Iowa Corn Growers Raise Concern Over Possible Tariff
Corn growers are raising concern after a new economic analysis by Texas A&M University shows that pending tariffs on nitrogen fertilizers will create shortages causing prices to increase.
In a release from the Iowa Corn Growers Association, lead researcher Joe Outlaw said
As part of this study, we conducted a historical analysis going back to 1980 and found that fertilizer costs tend to go up when corn revenues increase. Notably, these prices tend to go up exponentially even after accounting for natural gas prices and higher demand.
According to the analysis, 36 percent of operating costs on corn farms come from fertilizer expenses.
Raising prices has farmers worried about a petition by CF Industries, a major nitrogen producer, with the U.S. International Trade Commission to place tariffs on nitrogen fertilizers from Trinidad & Tobago, and Russia.
Lance Lillibridge is the President of the Iowa Corn Growers Association
We got American companies that are asking for tariffs on products that come into the United States that helps make our crops and it's making our costs skyrocket.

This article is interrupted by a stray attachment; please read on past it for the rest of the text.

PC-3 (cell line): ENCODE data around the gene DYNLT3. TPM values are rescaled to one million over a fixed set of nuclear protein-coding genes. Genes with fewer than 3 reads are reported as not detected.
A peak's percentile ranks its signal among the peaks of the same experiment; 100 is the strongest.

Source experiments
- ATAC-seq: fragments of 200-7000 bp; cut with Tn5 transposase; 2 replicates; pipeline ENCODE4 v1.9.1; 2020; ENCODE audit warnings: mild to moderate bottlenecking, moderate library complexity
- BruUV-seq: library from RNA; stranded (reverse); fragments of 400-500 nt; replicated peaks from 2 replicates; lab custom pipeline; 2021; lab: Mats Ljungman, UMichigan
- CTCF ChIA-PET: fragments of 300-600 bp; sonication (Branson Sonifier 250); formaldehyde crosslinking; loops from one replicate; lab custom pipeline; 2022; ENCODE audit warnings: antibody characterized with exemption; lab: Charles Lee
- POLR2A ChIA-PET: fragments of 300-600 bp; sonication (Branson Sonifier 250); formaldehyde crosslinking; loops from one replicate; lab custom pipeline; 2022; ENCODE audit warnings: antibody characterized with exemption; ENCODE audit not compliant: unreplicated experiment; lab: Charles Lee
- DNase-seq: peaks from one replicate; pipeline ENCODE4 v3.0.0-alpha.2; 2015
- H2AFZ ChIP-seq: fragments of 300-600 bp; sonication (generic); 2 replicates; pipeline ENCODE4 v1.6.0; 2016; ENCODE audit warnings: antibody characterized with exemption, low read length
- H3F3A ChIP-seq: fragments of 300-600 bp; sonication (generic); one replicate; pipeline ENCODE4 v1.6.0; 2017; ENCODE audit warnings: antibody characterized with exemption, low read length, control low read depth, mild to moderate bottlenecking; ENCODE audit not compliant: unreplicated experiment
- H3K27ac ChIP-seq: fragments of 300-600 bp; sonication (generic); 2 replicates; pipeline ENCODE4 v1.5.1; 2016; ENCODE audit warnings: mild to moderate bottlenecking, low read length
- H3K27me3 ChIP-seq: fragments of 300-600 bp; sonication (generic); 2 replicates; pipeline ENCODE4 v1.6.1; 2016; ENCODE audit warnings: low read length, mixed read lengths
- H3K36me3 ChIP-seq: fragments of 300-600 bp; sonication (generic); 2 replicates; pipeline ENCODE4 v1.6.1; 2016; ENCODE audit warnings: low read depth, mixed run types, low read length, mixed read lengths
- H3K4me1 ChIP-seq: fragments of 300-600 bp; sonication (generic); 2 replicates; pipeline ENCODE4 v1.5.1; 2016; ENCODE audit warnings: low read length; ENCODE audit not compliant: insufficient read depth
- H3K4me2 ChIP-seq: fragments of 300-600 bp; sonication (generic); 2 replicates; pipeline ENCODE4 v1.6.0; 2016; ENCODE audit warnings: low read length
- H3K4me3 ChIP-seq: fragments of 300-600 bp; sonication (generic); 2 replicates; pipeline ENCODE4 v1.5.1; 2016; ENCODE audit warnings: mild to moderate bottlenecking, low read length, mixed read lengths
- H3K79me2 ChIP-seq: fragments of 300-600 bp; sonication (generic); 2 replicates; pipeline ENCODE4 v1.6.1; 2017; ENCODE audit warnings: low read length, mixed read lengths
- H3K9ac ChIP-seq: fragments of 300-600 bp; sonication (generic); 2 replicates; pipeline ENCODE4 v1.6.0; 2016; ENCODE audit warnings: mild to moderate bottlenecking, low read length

What does this mean for farmers?
According to National Corn Growers Association, the proposed tariffs would create shortages that would cause fertilizer prices to skyrocket.
Back on Lillibridge’s farm, he is already seeing a price increase.
Back to my farm, my nitrogen costs went up by three times for last year. That's ridiculous. So, for example, on 1000 acres of corn, our costs went up to $125,000. $125,000 just in fertilizer. That's insane
However, nitrogen costs are not the only culprit in the increase. The study also points to improving corn prices affecting the price of fertilizers.
According to the study, anhydrous ammonia fertilizer prices increased by $688 per ton from the end of 2020 through October 2021. But only 15 percent, or $102, of that increase, is due to nitrogen costs.